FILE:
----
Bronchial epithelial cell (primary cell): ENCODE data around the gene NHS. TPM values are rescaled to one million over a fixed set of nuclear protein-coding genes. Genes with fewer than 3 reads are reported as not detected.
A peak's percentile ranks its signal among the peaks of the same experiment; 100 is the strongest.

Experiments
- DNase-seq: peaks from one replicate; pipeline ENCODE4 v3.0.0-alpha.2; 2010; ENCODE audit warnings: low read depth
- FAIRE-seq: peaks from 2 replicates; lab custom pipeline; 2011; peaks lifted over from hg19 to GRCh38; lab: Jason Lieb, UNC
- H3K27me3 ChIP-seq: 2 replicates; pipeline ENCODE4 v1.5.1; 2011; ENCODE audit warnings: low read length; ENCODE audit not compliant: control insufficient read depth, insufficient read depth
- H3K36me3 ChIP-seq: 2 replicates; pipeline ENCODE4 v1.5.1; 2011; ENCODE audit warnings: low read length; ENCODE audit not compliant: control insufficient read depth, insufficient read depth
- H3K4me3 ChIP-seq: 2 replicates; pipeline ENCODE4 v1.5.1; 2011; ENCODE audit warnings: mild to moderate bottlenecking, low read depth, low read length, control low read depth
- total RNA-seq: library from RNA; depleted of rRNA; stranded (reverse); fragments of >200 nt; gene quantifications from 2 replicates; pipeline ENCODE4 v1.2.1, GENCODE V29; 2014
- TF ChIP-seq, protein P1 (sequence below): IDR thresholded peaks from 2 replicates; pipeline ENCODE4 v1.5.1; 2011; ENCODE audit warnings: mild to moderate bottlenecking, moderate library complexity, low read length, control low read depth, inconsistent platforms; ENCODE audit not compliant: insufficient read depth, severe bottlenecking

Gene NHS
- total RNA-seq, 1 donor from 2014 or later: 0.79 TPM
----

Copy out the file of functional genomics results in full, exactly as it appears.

Bronchial epithelial cell (primary cell): ENCODE data around the gene NHS. TPM values are rescaled to one million over a fixed set of nuclear protein-coding genes. Genes with fewer than 3 reads are reported as not detected.
A peak's percentile ranks its signal among the peaks of the same experiment; 100 is the strongest.

Experiments
- DNase-seq: peaks from one replicate; pipeline ENCODE4 v3.0.0-alpha.2; 2010; ENCODE audit warnings: low read depth
- FAIRE-seq: peaks from 2 replicates; lab custom pipeline; 2011; peaks lifted over from hg19 to GRCh38; lab: Jason Lieb, UNC
- H3K27me3 ChIP-seq: 2 replicates; pipeline ENCODE4 v1.5.1; 2011; ENCODE audit warnings: low read length; ENCODE audit not compliant: control insufficient read depth, insufficient read depth
- H3K36me3 ChIP-seq: 2 replicates; pipeline ENCODE4 v1.5.1; 2011; ENCODE audit warnings: low read length; ENCODE audit not compliant: control insufficient read depth, insufficient read depth
- H3K4me3 ChIP-seq: 2 replicates; pipeline ENCODE4 v1.5.1; 2011; ENCODE audit warnings: mild to moderate bottlenecking, low read depth, low read length, control low read depth
- total RNA-seq: library from RNA; depleted of rRNA; stranded (reverse); fragments of >200 nt; gene quantifications from 2 replicates; pipeline ENCODE4 v1.2.1, GENCODE V29; 2014
- TF ChIP-seq, protein P1 (sequence below): IDR thresholded peaks from 2 replicates; pipeline ENCODE4 v1.5.1; 2011; ENCODE audit warnings: mild to moderate bottlenecking, moderate library complexity, low read length, control low read depth, inconsistent platforms; ENCODE audit not compliant: insufficient read depth, severe bottlenecking

Gene NHS
- total RNA-seq, 1 donor from 2014 or later: 0.79 TPM